The 30 in 30 Briefing Series focuses on a new cognitive bias, fallacy or heuristic in every single publication. By this Briefing we want to provide you with a rough overview on the cognitive theories most likely to occur in the legal profession. Today’s content: The Illusory Truth Effect.
The term was originally coined by Hasher, Goldstein and Toppino in 1977 though the existence of the phenomenon has been known for centuries. It is the tendency by which repeated exposure to information increases its perceived truthfulness, or in other words, people are prone to perceive pieces of information heard repeatedly to be more credible than new information. Surprisingly, prior knowledge of the actual truthfulness of the statement does not affect the effect, i.e. people will start disbelieving what they previously knew to be true.
Repetition has always been used as a means to drive a point home so to say. Students have of course always known this but so have politicians, statesmen, propagandists, the media, advertisers and authors.
For most people new information provided does not even need to reflect their own views or what they believe to be true. If repeated often enough information ingrains itself in the mind in such a way that people will, at the very least, second guess their initial beliefs.
Simple examples of this include hearing from numerous sources that a particular bar is supposed to be really good and when later being asked to recommend a place to go to, regardless of whether you have actually been there or not, being likely to mention that particular bar; or if you find raving reviews for a product online, you are more likely to consider buying that product regardless of whether you know it to be the same as any other.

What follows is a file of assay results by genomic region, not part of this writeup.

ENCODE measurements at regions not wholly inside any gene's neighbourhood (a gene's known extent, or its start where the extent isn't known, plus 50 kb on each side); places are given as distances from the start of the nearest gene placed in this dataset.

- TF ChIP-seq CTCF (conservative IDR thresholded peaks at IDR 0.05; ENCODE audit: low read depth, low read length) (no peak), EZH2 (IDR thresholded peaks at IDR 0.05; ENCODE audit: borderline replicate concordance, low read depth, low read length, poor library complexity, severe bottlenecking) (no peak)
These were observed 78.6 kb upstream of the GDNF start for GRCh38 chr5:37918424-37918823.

The illusory truth effect has numerous effects in the legal field as well.
Consider a high-profile case that receives a lot of media coverage, facts get twisted and perceived law and morality get applied to these facts. People tend to start believing the view presented to them as being factual truth including those with actual knowledge of the relevant facts such as judges and jury members. Regardless of the requirement to consider nothing but the evidence, certain prejudices and perceptions have a risk of creeping in.
Lawyers are also far from immune to this effect. The more a lawyer gets involved in a case, the more confident he becomes in his argument and his case and it becomes difficult to take a step back and look at the arguments objectively.
Lawyers, if they suspect this is the case, may benefit from asking another member of the firm to evaluate how convincing their case actually is. Many law firms invest in internal mock trials to test precisely for this.
Legal professionals may also use this to their advantage. Constant repetition of their arguments and their view of the facts is more likely to make their argument more believable.
(Picture with courtesy of pixabay)